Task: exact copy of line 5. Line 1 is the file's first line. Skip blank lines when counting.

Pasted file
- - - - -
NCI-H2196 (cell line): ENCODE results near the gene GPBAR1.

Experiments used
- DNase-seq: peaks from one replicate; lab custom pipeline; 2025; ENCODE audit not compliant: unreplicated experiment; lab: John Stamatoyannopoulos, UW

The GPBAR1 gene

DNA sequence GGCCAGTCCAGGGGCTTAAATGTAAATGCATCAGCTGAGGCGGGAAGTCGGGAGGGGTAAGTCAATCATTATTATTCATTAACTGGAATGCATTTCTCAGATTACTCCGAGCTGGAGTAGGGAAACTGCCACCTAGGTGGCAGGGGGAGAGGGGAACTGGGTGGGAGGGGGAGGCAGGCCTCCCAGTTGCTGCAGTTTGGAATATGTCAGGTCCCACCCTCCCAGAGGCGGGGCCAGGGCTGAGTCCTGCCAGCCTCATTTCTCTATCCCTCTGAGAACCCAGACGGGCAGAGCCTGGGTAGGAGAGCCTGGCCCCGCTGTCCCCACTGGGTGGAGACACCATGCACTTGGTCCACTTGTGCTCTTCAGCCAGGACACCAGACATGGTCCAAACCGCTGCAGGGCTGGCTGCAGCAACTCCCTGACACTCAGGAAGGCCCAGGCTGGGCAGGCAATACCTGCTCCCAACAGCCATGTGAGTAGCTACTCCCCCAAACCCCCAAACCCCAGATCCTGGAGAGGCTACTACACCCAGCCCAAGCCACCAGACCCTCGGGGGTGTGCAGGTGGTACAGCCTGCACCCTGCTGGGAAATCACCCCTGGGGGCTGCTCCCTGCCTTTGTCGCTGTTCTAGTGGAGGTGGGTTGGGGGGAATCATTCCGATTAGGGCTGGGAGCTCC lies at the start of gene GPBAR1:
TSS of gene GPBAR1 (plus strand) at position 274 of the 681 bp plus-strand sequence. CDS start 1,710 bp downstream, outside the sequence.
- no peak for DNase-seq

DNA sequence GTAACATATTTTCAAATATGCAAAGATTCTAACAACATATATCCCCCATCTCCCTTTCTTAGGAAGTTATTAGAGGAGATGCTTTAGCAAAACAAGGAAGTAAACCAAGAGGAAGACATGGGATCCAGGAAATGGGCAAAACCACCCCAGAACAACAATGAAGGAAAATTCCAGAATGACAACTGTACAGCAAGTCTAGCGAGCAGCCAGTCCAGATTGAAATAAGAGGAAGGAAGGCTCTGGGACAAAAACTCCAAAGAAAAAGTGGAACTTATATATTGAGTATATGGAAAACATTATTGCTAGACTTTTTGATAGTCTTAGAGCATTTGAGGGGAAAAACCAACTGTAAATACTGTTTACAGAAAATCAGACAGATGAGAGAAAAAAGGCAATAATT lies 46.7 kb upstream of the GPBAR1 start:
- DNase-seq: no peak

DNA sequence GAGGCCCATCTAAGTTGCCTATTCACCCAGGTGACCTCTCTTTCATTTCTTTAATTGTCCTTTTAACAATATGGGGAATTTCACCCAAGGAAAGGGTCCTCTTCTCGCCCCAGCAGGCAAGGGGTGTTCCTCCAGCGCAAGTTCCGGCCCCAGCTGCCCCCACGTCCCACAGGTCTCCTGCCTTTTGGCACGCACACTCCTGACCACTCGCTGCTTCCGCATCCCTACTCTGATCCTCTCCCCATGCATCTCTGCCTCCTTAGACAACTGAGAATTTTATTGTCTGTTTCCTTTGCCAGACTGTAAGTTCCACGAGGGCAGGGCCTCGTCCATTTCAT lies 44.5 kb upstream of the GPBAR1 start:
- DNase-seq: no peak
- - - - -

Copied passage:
DNA sequence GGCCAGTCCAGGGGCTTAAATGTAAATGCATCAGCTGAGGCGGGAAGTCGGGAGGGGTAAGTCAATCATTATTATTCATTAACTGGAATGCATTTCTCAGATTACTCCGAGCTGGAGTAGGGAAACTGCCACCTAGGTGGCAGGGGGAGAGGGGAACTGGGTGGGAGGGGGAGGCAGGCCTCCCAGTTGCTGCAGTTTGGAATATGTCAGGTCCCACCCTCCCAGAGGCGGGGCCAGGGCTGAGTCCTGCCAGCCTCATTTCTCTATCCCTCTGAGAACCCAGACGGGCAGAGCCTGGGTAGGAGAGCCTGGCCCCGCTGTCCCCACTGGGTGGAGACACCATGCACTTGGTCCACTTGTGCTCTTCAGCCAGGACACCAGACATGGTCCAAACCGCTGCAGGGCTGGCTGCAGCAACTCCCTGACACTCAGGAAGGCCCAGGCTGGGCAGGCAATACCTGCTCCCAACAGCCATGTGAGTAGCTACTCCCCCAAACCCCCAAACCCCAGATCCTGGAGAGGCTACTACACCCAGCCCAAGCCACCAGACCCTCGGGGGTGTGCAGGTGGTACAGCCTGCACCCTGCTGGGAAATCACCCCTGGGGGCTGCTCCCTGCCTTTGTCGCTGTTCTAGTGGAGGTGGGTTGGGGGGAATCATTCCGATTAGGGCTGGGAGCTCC lies at the start of gene GPBAR1: